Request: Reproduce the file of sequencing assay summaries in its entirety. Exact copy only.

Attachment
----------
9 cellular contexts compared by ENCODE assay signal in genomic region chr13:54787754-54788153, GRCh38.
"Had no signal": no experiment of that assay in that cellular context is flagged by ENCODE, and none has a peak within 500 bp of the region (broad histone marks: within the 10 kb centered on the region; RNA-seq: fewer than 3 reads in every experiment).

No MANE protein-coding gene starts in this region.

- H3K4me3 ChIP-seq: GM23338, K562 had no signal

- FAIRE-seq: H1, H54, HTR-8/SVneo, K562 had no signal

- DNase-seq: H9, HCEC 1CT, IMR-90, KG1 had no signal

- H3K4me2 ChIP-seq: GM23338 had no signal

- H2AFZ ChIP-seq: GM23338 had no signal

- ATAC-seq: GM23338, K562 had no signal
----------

9 cellular contexts compared by ENCODE assay signal in genomic region chr13:54787754-54788153, GRCh38.
"Had no signal": no experiment of that assay in that cellular context is flagged by ENCODE, and none has a peak within 500 bp of the region (broad histone marks: within the 10 kb centered on the region; RNA-seq: fewer than 3 reads in every experiment).

No MANE protein-coding gene starts in this region.

- H3K4me3 ChIP-seq: GM23338, K562 had no signal

- FAIRE-seq: H1, H54, HTR-8/SVneo, K562 had no signal

- DNase-seq: H9, HCEC 1CT, IMR-90, KG1 had no signal

- H3K4me2 ChIP-seq: GM23338 had no signal

- H2AFZ ChIP-seq: GM23338 had no signal

- ATAC-seq: GM23338, K562 had no signal